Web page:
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Don’t be troubled that

I want to split you open

and decant you into my palms

and sip you, all of you.


Why do you whisper

these flecks and dots

when I see


and I hear


when I gaze and gaze

at you.


Don’t look away --

I am open,

I am scared,

so tell me you,

your stories

of agony, of light,

of pet rabbits

murdered by

the neighbor’s dog.


Show your

exquisite scratches

and welts,

show the green

shoots of your heart,

sing what aches

to burst from your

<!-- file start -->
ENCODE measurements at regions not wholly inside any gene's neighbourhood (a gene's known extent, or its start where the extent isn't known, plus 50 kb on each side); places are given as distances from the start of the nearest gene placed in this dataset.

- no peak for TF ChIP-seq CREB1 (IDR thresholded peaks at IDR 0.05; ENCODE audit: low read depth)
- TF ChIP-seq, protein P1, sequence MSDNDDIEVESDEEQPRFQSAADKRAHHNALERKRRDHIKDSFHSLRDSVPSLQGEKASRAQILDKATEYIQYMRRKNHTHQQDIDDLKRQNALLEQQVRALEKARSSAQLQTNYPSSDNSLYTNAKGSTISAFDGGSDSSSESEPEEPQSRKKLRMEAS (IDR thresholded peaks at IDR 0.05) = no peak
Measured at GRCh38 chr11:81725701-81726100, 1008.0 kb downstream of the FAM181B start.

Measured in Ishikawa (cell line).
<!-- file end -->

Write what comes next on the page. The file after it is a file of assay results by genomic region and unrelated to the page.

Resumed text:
Namaste, my friend,

Namaste, dear one,

“The divinity in Me


to the divinity in You.”

"Namaste" first published in Here Comes Everyone

Notes: This word is everywhere these days, and not just at the end of yoga class. It's emblazoned on totebags and t-shirts ("Namastay in bed") and sung in music and videos. That's all well and good, but I wonder how many people understand its beautiful meaning: "The divinity in me bows to the divinity in you."

     In this poem, I wanted to pause and examine that greeting. I wanted to consider the magnitude of acknowledging each other's spiritual nature at every human encounter, small and large. Wouldn't such a greeting, mindfully spoken, remind us of the other's basic human dignity? Wouldn't respectful treatment naturally result?

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